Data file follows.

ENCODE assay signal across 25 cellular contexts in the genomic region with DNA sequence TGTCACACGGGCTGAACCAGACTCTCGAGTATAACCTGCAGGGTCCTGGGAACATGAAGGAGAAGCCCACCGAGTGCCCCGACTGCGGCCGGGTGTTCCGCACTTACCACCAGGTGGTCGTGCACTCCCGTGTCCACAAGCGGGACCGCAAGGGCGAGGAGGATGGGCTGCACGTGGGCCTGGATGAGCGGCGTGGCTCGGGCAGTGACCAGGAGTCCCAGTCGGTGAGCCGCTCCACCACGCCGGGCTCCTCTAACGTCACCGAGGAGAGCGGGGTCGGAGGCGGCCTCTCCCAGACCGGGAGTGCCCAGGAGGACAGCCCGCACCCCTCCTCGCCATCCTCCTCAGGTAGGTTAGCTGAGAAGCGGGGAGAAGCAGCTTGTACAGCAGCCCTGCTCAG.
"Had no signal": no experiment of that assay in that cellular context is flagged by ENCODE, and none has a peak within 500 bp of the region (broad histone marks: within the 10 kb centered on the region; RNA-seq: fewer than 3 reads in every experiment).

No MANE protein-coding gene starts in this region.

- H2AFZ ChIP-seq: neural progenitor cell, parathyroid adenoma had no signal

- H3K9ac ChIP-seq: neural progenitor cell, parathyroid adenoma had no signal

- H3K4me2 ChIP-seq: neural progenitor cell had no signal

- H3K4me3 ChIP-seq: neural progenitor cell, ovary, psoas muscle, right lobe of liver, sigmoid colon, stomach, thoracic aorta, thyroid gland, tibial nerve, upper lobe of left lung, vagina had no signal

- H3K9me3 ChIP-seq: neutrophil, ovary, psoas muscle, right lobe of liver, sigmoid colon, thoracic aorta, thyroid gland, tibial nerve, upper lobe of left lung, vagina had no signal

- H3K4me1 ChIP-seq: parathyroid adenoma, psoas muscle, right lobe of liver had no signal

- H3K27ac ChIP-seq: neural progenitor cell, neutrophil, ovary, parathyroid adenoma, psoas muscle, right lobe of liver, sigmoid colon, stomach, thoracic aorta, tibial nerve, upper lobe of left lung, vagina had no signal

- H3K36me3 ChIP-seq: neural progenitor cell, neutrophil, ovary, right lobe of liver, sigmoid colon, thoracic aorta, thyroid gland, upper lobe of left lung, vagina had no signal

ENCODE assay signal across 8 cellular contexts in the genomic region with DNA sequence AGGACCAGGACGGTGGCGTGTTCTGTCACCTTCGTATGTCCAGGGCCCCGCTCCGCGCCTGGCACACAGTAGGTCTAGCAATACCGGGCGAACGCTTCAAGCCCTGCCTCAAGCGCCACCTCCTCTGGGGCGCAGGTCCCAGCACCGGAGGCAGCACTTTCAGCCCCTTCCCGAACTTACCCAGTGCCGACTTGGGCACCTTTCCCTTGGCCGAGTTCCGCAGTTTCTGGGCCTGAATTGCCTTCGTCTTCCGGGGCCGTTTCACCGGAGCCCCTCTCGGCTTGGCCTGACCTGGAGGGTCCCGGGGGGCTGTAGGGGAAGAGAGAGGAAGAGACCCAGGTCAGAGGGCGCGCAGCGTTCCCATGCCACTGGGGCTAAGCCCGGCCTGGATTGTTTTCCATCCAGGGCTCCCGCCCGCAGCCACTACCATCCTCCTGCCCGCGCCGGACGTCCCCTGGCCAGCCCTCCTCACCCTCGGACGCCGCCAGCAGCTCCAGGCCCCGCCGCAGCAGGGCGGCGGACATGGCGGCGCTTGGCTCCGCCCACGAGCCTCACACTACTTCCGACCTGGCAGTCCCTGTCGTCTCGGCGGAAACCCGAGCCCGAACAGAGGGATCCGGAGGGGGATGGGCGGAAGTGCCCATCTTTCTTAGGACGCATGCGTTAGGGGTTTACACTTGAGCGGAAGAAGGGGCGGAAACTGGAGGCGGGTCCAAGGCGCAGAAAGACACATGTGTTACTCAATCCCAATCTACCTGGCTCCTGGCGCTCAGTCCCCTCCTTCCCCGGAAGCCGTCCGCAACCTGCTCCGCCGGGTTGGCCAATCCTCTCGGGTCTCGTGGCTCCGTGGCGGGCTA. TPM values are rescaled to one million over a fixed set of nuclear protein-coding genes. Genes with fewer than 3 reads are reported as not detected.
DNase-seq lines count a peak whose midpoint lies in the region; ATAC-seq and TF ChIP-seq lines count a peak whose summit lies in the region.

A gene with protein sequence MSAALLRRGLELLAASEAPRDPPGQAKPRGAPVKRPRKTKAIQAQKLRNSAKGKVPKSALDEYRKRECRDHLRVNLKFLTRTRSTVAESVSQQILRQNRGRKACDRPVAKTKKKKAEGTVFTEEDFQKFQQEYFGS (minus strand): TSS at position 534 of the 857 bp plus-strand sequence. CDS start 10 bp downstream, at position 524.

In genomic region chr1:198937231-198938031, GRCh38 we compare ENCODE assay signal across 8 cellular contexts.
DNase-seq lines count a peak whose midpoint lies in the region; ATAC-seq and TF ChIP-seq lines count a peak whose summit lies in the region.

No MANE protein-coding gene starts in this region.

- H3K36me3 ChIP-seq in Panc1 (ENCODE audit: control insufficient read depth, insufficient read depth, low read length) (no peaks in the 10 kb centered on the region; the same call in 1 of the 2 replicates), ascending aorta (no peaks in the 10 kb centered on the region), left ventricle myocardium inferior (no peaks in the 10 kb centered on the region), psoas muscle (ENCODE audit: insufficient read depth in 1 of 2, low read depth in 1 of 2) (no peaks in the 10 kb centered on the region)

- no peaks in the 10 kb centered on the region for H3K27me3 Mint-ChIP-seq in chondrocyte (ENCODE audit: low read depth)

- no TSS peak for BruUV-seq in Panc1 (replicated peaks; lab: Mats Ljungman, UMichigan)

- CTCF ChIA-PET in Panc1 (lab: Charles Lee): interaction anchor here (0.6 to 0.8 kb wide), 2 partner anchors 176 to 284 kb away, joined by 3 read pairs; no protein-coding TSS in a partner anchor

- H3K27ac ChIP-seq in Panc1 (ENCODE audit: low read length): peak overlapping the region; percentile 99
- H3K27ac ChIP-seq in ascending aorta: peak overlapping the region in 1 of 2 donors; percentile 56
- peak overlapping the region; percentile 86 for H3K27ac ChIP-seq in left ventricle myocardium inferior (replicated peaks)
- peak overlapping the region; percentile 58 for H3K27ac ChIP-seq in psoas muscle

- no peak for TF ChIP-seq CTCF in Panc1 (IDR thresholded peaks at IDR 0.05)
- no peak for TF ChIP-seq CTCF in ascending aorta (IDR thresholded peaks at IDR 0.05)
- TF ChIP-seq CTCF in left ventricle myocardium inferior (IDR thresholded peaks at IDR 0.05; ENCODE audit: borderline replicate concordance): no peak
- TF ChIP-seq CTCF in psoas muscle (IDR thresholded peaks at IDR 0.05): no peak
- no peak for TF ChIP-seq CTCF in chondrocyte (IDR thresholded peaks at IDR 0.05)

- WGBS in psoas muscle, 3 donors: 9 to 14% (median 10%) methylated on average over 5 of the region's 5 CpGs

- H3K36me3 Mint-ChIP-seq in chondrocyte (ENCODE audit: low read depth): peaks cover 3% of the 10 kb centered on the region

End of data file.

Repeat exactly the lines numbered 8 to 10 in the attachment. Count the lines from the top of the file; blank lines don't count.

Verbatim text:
- H3K9me3 ChIP-seq: neutrophil, ovary, psoas muscle, right lobe of liver, sigmoid colon, thoracic aorta, thyroid gland, tibial nerve, upper lobe of left lung, vagina had no signal

- H3K4me1 ChIP-seq: parathyroid adenoma, psoas muscle, right lobe of liver had no signal

- H3K27ac ChIP-seq: neural progenitor cell, neutrophil, ovary, parathyroid adenoma, psoas muscle, right lobe of liver, sigmoid colon, stomach, thoracic aorta, tibial nerve, upper lobe of left lung, vagina had no signal